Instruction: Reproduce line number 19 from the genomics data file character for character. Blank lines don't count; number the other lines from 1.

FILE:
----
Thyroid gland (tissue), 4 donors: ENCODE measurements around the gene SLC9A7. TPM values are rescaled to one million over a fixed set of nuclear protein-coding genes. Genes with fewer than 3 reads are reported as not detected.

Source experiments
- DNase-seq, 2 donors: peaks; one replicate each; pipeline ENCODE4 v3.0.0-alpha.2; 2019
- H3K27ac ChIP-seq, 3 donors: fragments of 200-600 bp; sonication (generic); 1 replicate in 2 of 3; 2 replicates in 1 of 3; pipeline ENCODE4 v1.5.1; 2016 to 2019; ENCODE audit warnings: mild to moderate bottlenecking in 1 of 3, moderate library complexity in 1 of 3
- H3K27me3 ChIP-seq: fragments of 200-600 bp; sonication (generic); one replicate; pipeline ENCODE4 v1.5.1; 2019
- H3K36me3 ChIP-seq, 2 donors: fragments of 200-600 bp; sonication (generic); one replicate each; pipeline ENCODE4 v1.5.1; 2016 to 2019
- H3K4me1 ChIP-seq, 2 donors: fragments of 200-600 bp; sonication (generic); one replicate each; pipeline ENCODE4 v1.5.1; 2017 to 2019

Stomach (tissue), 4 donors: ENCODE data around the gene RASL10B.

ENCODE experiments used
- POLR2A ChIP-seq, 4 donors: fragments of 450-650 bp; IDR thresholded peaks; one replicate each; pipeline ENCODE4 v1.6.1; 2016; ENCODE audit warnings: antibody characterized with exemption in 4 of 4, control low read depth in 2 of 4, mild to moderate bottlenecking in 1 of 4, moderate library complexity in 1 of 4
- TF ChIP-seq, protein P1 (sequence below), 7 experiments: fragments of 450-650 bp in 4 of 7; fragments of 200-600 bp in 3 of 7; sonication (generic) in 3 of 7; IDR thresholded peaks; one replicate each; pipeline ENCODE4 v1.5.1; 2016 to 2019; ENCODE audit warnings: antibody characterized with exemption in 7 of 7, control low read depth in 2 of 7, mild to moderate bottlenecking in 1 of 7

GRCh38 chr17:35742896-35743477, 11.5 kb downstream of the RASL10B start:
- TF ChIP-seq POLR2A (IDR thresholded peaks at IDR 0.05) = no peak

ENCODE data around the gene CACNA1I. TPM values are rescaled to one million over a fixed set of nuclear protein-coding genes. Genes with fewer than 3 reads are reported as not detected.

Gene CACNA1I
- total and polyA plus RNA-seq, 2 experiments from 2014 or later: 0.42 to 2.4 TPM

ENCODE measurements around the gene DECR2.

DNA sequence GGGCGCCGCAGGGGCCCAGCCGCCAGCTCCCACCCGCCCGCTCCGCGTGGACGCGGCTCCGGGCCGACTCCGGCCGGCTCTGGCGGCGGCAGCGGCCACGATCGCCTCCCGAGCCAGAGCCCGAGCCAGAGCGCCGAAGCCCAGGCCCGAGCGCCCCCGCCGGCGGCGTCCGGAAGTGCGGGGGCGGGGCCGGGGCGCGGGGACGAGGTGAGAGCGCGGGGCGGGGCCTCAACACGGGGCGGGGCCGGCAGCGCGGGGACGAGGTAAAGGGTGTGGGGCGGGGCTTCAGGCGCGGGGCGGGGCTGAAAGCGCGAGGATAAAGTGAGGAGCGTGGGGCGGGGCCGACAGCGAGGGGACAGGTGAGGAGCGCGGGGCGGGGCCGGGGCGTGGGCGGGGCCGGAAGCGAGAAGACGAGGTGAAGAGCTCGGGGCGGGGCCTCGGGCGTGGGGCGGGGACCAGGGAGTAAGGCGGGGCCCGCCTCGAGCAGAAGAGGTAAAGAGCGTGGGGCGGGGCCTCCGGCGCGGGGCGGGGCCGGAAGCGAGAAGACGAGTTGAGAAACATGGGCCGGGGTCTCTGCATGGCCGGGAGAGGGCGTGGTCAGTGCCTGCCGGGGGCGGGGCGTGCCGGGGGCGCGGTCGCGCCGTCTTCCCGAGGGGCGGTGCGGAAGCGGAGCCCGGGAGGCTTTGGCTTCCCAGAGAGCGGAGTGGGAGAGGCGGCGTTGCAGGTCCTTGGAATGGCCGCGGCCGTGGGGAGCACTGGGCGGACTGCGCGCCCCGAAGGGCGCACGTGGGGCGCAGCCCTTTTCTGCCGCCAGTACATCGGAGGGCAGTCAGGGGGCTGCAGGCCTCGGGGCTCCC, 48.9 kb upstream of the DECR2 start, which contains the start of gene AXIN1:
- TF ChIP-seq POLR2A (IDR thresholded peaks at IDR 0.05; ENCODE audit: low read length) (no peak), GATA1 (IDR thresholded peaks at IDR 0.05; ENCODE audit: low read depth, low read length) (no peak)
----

- TF ChIP-seq POLR2A (IDR thresholded peaks at IDR 0.05; ENCODE audit: low read length) (no peak), GATA1 (IDR thresholded peaks at IDR 0.05; ENCODE audit: low read depth, low read length) (no peak)